and welcome you to our Word of the Day. This time, we will take a closer look at the meaning of
A lot German learners think of ob as if. But it’s not that simple.
If has three possible translations in German: wenn, falls and ob and ob is totally different from the first two.
Now you might be like “But people will still be able to understand me, when I make a mistake there, right?”
“Oh you just say that to sound really serious. It can’t be that different.”
Well, it is. If you say ob instead of wenn, you are saying something entirely different and it might sound really, really strange.
Well… like this:
“I’d be really happy whether you come to my party.”
And this example doesn’t only show us how strange it is to mix up wenn and ob, it also shows us the solution :)
“So… you’re saying, ob means whether?“
That’s it. Ob is if ONLY if if can be replaced by whether.
And if your mother tongue is not English and you’re not sure about whether, you can try this “hack” instead:
Add “or not” to your sentence. If it makes sense, it is ob, if not, it’s not.
Let’s try it.
Here are some pro-ob examples.
- I don’t know, if/whether I have time (or not).
- Ich weiß nicht, ob ich Zeit habe.
- Thomas is not quite sure if/whether he should drink any more beer (or not).
- Thomas ist sich echt nicht sicher, ob er wirklich noch Bier trinken sollte.
And here are some no-ob examples.
- I’ll call you if I have time.
- Ich rufe dich an, wenn/falls ich Zeit habe.
- If it’s raining, I will stay at home.
- Falls/wenn es regnet, bleibe ich zuhause.
Here, you cannot replace if with whether and you cannot add “or not”. I mean… you can. It’s a free country. But it wouldn’t make sense.
The reason is that ob and whether are basically yes or no questions phrased in an indirect way.
- “Do I have time, yes or no?”
I don’t know, if/whether I have time.
If does have that function, as well, but if ALSO can express the idea of in case or as soon as. Which is completely different.
Cool, so if is only translated to ob if it can be replaced by whet… oooooh noooo, not now… my red exception phone is ringing again. Just a second….
“Hey John, man I am REALLY trying to make a point here, what’s it this time… oh… oh god… that is soooo an exception… man sometimes this language really sucks balls… yeah… thanks a lot man. Good job on spottin’ this one… yeah later man. Bye.”
Soooo… uhm… turns out that there is an example where if translates to ob despite not being replaceable by whether. And this example is: as if.
- You look as if you could use some sleep.
- Du siehst aus als ob du etwas Schlaf gebrauchen könntest.
- “Christine said, that SHE is going to be prom queen.”
“Hah, as if… that stupid horse face”
- “Christine hat gesagt, dass SIE Ballkönigin wird.”
“Hah, als ob… das dumme Pferdegesicht.”
In the first example, you could also use wenn but the second one is als ob only.
Now let me try to summarize everything we’ve learned so far in the most confusing way possible:
If you want to translate as if, if translates to ob, if you want to translate any other if, it will only be ob if if can be replaced by whether. #german#sucks.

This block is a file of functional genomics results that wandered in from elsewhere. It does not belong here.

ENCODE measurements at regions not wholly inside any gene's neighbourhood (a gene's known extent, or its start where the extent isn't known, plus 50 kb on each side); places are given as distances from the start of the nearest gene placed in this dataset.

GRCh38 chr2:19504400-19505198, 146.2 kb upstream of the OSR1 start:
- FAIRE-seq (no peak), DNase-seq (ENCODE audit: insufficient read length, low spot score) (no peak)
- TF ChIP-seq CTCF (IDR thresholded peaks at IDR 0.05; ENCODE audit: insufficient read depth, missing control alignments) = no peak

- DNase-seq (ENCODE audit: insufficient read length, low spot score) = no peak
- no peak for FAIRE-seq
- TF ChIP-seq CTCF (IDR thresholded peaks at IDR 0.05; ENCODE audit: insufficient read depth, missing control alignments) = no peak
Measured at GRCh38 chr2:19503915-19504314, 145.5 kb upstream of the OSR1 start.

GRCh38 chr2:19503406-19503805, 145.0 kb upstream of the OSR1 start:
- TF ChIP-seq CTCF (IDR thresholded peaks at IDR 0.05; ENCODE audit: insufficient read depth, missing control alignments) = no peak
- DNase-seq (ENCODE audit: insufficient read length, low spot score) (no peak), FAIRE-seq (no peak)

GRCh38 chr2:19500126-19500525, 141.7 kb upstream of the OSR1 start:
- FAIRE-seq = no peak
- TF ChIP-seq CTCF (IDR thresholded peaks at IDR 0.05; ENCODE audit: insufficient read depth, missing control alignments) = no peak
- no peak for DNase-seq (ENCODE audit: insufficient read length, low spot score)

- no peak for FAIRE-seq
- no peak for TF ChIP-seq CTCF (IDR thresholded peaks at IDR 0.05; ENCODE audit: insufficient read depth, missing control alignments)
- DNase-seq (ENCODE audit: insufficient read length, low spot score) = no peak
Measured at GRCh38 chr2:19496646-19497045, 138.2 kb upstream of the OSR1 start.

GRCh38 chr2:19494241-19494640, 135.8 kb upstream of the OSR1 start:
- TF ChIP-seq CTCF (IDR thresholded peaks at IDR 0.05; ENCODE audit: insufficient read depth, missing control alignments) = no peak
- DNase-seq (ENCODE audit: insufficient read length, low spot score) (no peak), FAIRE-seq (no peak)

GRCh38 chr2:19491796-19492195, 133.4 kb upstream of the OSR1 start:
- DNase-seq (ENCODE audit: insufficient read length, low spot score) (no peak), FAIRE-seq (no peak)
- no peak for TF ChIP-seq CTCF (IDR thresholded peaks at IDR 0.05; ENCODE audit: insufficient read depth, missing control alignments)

Hell yeah, that’s how teaching works in 2019 :).
Seriously though, I hope you got an idea of how to make the decision. Either try whether or try adding “or not” at the end.
Now, ob has a couple of other uses but before we look them, there’s one last thing I want to mention real quick, because it can boost your idiomatic-level. German ob is a little more independent than the English whether in that it can stand alone… sort of.
- “Ob er mich liebt?”
This is proper German, it even sounds a bit poetic and means something like “I wonder whether he loves me.”. In German you can skip the “I wonder”-part because the ob makes it clear that this is a yes or no-question you have.
other uses of ob
The first “side-job” of ob is something you probably won’t ever need actively. But you might see it in a newspaper or a novel and if you don’t know about it, you’re bound to spend a days trying to figure out what the hell that sentence means.
- Ob des starken Regens wurde das Fussballspiel abgesagt.
This ob here is not whether, although there is some weather in the sentence… nothing? Not even a giggle. Tough audience today… Anyway, this ob means due to or because of.
- Due to strong rain the soccer match was canceled.
If you want to actively use this ob, you need to have your Genitive case down because here you need it… it is des Regens and not dem Regen or den Regen.
If you don’t feel secure about your Genitive, then stick with wegen because you can use Dative. Yup, I just said that, dear textbooks :).
Wegen can be used with either case, at least in spoken language. The soccer-example would be:
- Wegen dem starken Regen wurde das Fussballspiel abgesagt.
Now, the other usage of ob isn’t really a meaning in itself. It is a fixed expression that doesn’t really tie in with what we’ve learned about ob…
- Und ob.
Technically, this means the same as of course but depending on the situation and the intonation it can mean anything from “Hell yeah, you bet.” to “But you did, stop bs-ing.'”.
- ” Kann ich zu deiner Geburtstagsparty kommen?”
- “Can I come to your birthday party?”
- “Ich habe dein letztes Bier nicht getrunken.”
“Und ob du das hast. Ich habe Beweise.”
- “I did not drink your last beer.”
“Oh, You so did! I have evidence.”
And that’s it. This was our look at the meaning and usage of ob.
And if (no-ob) someone asks you now if (pro-ob) you can explain the meaning of ob, you proudly answer.
Und ob! :)
Leave me a comment if you have questions. I hope you liked it and see you next time.
By the way, this is a general problem with the possible translations of the words when and if – German offers you wenn, falls, ob, als and wann and you really need to understand what they all mean that’s why there’s an article for each of them. And after reading all the articles, you will be really really tired. Awesome, right?